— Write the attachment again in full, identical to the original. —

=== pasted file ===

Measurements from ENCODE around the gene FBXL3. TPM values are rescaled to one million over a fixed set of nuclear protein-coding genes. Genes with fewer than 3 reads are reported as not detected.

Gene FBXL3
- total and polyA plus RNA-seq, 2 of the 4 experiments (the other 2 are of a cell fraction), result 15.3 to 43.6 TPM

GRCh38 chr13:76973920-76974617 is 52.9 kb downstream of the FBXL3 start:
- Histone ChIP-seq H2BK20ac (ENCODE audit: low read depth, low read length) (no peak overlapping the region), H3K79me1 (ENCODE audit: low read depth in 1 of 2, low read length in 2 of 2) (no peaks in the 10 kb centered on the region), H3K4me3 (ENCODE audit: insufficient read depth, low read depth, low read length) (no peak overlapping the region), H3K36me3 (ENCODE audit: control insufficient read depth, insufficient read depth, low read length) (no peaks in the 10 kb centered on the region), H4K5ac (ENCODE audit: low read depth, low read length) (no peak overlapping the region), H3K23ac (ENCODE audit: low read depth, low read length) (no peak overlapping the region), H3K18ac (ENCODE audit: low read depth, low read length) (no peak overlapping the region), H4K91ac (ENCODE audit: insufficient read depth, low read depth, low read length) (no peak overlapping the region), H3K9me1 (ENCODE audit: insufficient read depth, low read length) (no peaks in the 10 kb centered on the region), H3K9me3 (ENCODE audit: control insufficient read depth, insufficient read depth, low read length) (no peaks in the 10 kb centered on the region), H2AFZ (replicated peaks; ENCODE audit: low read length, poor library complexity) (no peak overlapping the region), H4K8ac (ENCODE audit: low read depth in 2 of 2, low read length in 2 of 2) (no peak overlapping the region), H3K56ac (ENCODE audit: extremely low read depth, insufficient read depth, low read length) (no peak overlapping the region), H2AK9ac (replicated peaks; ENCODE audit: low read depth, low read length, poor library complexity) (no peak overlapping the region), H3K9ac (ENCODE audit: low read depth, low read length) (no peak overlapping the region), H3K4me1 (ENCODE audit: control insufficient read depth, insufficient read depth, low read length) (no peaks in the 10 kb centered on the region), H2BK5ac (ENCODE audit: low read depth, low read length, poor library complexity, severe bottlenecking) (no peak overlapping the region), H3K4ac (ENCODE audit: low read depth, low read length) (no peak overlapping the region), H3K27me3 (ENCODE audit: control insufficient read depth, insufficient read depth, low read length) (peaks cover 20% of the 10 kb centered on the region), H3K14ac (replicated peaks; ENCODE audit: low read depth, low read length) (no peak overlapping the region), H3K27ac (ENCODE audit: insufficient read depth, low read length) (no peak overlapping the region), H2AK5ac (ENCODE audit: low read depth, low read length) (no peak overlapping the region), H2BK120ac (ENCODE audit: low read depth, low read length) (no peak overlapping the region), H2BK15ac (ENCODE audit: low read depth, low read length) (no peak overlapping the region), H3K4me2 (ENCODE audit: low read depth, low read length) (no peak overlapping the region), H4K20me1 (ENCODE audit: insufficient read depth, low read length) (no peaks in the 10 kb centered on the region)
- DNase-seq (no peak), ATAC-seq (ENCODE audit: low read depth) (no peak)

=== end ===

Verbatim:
Measurements from ENCODE around the gene FBXL3. TPM values are rescaled to one million over a fixed set of nuclear protein-coding genes. Genes with fewer than 3 reads are reported as not detected.

Gene FBXL3
- total and polyA plus RNA-seq, 2 of the 4 experiments (the other 2 are of a cell fraction), result 15.3 to 43.6 TPM

GRCh38 chr13:76973920-76974617 is 52.9 kb downstream of the FBXL3 start:
- Histone ChIP-seq H2BK20ac (ENCODE audit: low read depth, low read length) (no peak overlapping the region), H3K79me1 (ENCODE audit: low read depth in 1 of 2, low read length in 2 of 2) (no peaks in the 10 kb centered on the region), H3K4me3 (ENCODE audit: insufficient read depth, low read depth, low read length) (no peak overlapping the region), H3K36me3 (ENCODE audit: control insufficient read depth, insufficient read depth, low read length) (no peaks in the 10 kb centered on the region), H4K5ac (ENCODE audit: low read depth, low read length) (no peak overlapping the region), H3K23ac (ENCODE audit: low read depth, low read length) (no peak overlapping the region), H3K18ac (ENCODE audit: low read depth, low read length) (no peak overlapping the region), H4K91ac (ENCODE audit: insufficient read depth, low read depth, low read length) (no peak overlapping the region), H3K9me1 (ENCODE audit: insufficient read depth, low read length) (no peaks in the 10 kb centered on the region), H3K9me3 (ENCODE audit: control insufficient read depth, insufficient read depth, low read length) (no peaks in the 10 kb centered on the region), H2AFZ (replicated peaks; ENCODE audit: low read length, poor library complexity) (no peak overlapping the region), H4K8ac (ENCODE audit: low read depth in 2 of 2, low read length in 2 of 2) (no peak overlapping the region), H3K56ac (ENCODE audit: extremely low read depth, insufficient read depth, low read length) (no peak overlapping the region), H2AK9ac (replicated peaks; ENCODE audit: low read depth, low read length, poor library complexity) (no peak overlapping the region), H3K9ac (ENCODE audit: low read depth, low read length) (no peak overlapping the region), H3K4me1 (ENCODE audit: control insufficient read depth, insufficient read depth, low read length) (no peaks in the 10 kb centered on the region), H2BK5ac (ENCODE audit: low read depth, low read length, poor library complexity, severe bottlenecking) (no peak overlapping the region), H3K4ac (ENCODE audit: low read depth, low read length) (no peak overlapping the region), H3K27me3 (ENCODE audit: control insufficient read depth, insufficient read depth, low read length) (peaks cover 20% of the 10 kb centered on the region), H3K14ac (replicated peaks; ENCODE audit: low read depth, low read length) (no peak overlapping the region), H3K27ac (ENCODE audit: insufficient read depth, low read length) (no peak overlapping the region), H2AK5ac (ENCODE audit: low read depth, low read length) (no peak overlapping the region), H2BK120ac (ENCODE audit: low read depth, low read length) (no peak overlapping the region), H2BK15ac (ENCODE audit: low read depth, low read length) (no peak overlapping the region), H3K4me2 (ENCODE audit: low read depth, low read length) (no peak overlapping the region), H4K20me1 (ENCODE audit: insufficient read depth, low read length) (no peaks in the 10 kb centered on the region)
- DNase-seq (no peak), ATAC-seq (ENCODE audit: low read depth) (no peak)